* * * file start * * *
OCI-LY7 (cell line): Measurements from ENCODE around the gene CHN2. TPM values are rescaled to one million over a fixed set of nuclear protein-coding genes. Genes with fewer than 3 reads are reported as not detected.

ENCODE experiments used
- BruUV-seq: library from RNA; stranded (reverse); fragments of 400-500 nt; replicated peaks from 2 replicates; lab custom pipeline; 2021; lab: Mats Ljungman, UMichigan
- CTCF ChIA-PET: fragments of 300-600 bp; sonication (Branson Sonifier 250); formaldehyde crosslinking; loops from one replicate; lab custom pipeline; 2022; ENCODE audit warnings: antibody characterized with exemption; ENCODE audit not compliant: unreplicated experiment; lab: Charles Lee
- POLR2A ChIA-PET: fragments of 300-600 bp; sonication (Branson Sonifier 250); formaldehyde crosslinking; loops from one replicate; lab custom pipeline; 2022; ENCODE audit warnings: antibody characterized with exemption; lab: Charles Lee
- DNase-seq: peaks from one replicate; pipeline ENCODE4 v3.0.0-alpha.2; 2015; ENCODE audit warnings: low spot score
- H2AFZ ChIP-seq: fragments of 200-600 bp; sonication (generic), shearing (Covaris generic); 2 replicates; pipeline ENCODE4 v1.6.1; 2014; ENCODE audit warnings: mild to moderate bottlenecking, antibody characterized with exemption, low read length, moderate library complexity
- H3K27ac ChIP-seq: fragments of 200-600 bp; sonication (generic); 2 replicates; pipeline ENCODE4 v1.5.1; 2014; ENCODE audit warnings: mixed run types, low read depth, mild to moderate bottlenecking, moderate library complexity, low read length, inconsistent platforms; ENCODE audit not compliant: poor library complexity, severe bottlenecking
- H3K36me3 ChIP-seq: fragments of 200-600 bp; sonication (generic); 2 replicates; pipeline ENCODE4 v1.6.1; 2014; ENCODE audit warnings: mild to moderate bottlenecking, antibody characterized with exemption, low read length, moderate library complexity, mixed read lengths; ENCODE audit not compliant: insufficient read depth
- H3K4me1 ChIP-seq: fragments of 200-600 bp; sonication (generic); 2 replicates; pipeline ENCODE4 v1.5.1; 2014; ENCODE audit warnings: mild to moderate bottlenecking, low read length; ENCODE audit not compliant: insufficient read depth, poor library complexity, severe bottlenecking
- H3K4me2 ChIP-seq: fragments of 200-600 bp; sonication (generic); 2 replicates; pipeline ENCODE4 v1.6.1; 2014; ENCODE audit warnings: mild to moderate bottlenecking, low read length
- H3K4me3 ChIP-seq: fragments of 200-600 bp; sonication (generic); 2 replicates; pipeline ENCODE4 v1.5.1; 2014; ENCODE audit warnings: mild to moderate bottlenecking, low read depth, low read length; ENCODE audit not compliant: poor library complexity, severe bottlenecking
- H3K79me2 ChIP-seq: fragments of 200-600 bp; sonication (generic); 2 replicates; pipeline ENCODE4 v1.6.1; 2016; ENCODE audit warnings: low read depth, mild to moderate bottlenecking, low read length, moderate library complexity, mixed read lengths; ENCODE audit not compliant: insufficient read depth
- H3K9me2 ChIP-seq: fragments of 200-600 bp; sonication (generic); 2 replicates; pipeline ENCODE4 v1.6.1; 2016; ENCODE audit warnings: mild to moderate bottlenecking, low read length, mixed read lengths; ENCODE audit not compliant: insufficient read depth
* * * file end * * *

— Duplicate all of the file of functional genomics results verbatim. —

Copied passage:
OCI-LY7 (cell line): Measurements from ENCODE around the gene CHN2. TPM values are rescaled to one million over a fixed set of nuclear protein-coding genes. Genes with fewer than 3 reads are reported as not detected.

ENCODE experiments used
- BruUV-seq: library from RNA; stranded (reverse); fragments of 400-500 nt; replicated peaks from 2 replicates; lab custom pipeline; 2021; lab: Mats Ljungman, UMichigan
- CTCF ChIA-PET: fragments of 300-600 bp; sonication (Branson Sonifier 250); formaldehyde crosslinking; loops from one replicate; lab custom pipeline; 2022; ENCODE audit warnings: antibody characterized with exemption; ENCODE audit not compliant: unreplicated experiment; lab: Charles Lee
- POLR2A ChIA-PET: fragments of 300-600 bp; sonication (Branson Sonifier 250); formaldehyde crosslinking; loops from one replicate; lab custom pipeline; 2022; ENCODE audit warnings: antibody characterized with exemption; lab: Charles Lee
- DNase-seq: peaks from one replicate; pipeline ENCODE4 v3.0.0-alpha.2; 2015; ENCODE audit warnings: low spot score
- H2AFZ ChIP-seq: fragments of 200-600 bp; sonication (generic), shearing (Covaris generic); 2 replicates; pipeline ENCODE4 v1.6.1; 2014; ENCODE audit warnings: mild to moderate bottlenecking, antibody characterized with exemption, low read length, moderate library complexity
- H3K27ac ChIP-seq: fragments of 200-600 bp; sonication (generic); 2 replicates; pipeline ENCODE4 v1.5.1; 2014; ENCODE audit warnings: mixed run types, low read depth, mild to moderate bottlenecking, moderate library complexity, low read length, inconsistent platforms; ENCODE audit not compliant: poor library complexity, severe bottlenecking
- H3K36me3 ChIP-seq: fragments of 200-600 bp; sonication (generic); 2 replicates; pipeline ENCODE4 v1.6.1; 2014; ENCODE audit warnings: mild to moderate bottlenecking, antibody characterized with exemption, low read length, moderate library complexity, mixed read lengths; ENCODE audit not compliant: insufficient read depth
- H3K4me1 ChIP-seq: fragments of 200-600 bp; sonication (generic); 2 replicates; pipeline ENCODE4 v1.5.1; 2014; ENCODE audit warnings: mild to moderate bottlenecking, low read length; ENCODE audit not compliant: insufficient read depth, poor library complexity, severe bottlenecking
- H3K4me2 ChIP-seq: fragments of 200-600 bp; sonication (generic); 2 replicates; pipeline ENCODE4 v1.6.1; 2014; ENCODE audit warnings: mild to moderate bottlenecking, low read length
- H3K4me3 ChIP-seq: fragments of 200-600 bp; sonication (generic); 2 replicates; pipeline ENCODE4 v1.5.1; 2014; ENCODE audit warnings: mild to moderate bottlenecking, low read depth, low read length; ENCODE audit not compliant: poor library complexity, severe bottlenecking
- H3K79me2 ChIP-seq: fragments of 200-600 bp; sonication (generic); 2 replicates; pipeline ENCODE4 v1.6.1; 2016; ENCODE audit warnings: low read depth, mild to moderate bottlenecking, low read length, moderate library complexity, mixed read lengths; ENCODE audit not compliant: insufficient read depth
- H3K9me2 ChIP-seq: fragments of 200-600 bp; sonication (generic); 2 replicates; pipeline ENCODE4 v1.6.1; 2016; ENCODE audit warnings: mild to moderate bottlenecking, low read length, mixed read lengths; ENCODE audit not compliant: insufficient read depth